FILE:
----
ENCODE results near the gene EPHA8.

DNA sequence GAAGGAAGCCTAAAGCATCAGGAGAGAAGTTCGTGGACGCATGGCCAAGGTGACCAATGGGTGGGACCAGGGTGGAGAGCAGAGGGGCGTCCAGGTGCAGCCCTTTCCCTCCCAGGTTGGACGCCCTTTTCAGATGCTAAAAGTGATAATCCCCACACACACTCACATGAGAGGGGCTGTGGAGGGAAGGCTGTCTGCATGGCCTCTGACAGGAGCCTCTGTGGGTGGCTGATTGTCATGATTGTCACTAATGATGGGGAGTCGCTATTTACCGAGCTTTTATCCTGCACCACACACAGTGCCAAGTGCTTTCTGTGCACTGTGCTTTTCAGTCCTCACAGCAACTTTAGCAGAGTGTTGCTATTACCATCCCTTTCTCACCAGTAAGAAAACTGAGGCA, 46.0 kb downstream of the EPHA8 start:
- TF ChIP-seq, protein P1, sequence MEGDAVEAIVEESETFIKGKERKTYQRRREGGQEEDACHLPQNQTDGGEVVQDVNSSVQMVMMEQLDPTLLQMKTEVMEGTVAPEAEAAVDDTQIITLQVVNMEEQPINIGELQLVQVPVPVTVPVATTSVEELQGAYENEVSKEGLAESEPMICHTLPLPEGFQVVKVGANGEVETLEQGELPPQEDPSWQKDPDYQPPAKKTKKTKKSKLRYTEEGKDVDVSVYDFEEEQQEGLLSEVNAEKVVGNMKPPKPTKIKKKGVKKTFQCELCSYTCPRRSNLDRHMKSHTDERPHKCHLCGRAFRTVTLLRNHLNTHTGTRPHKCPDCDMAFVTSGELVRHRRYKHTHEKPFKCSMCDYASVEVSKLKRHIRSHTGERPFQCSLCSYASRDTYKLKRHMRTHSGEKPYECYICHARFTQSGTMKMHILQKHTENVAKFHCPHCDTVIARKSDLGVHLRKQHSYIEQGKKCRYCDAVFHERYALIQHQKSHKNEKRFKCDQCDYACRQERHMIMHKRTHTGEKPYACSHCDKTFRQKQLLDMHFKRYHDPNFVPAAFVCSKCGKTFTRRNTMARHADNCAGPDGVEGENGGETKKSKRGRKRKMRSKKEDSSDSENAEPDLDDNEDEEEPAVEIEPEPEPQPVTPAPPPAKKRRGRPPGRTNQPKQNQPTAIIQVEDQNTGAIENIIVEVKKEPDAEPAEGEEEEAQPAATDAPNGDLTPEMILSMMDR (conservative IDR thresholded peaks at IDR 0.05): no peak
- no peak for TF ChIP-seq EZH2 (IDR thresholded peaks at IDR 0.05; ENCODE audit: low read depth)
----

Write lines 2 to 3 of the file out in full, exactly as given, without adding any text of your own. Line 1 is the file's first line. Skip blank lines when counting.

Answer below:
DNA sequence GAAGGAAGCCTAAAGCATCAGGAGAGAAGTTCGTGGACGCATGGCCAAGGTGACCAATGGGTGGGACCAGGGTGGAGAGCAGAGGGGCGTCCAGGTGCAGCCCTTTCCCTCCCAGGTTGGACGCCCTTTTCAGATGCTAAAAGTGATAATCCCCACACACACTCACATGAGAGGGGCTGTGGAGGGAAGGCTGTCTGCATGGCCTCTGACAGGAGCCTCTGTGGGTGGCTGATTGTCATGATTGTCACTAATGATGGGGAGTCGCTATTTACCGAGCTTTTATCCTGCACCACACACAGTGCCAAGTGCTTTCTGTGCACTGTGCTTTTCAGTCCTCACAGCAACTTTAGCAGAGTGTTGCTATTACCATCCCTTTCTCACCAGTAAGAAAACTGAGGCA, 46.0 kb downstream of the EPHA8 start:
- TF ChIP-seq, protein P1, sequence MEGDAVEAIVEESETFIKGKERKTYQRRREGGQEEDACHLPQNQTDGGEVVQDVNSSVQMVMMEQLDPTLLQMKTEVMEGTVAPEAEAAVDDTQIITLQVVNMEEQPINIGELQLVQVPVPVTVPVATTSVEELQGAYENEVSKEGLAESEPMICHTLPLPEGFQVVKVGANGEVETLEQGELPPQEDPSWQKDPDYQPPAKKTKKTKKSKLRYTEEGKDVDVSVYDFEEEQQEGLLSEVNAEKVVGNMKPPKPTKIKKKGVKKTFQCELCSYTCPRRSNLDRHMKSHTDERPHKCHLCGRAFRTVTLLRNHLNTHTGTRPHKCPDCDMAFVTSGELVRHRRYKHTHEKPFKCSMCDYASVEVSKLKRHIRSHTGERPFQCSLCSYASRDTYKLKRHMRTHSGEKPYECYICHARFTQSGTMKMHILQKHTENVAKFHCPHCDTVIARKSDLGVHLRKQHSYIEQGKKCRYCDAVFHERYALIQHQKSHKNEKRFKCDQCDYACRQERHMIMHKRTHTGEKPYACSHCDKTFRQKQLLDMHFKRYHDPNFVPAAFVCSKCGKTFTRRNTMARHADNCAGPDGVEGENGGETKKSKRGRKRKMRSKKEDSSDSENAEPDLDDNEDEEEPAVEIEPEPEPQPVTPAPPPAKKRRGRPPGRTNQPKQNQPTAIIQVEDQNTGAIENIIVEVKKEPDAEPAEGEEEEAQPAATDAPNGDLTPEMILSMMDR (conservative IDR thresholded peaks at IDR 0.05): no peak